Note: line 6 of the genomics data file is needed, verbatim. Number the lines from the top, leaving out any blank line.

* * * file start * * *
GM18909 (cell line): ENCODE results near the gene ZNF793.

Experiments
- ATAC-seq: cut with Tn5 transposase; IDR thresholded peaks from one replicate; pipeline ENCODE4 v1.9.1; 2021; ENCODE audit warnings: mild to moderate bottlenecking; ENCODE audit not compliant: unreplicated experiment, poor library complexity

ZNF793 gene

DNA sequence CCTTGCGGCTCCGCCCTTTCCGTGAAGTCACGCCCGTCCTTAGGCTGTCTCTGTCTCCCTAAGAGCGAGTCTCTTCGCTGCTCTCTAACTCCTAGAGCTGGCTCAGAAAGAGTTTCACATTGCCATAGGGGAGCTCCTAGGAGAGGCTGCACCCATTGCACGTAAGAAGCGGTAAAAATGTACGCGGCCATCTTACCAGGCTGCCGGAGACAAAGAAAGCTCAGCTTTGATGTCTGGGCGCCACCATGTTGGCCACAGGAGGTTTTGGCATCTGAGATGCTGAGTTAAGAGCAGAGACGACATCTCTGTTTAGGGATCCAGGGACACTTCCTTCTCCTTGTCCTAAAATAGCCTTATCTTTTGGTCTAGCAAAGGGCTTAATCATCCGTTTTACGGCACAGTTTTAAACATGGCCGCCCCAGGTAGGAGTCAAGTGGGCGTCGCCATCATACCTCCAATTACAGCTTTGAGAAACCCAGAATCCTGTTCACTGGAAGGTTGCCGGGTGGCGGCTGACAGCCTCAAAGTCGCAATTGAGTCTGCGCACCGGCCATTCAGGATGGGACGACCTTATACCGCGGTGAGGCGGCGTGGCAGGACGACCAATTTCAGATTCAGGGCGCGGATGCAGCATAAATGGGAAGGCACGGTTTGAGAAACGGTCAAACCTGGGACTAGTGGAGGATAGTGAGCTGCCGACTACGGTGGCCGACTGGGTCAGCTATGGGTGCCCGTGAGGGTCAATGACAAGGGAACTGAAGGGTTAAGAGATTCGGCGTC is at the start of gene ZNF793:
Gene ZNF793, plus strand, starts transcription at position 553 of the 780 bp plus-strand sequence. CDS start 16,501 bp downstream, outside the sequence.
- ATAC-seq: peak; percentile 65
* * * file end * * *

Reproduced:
Gene ZNF793, plus strand, starts transcription at position 553 of the 780 bp plus-strand sequence. CDS start 16,501 bp downstream, outside the sequence.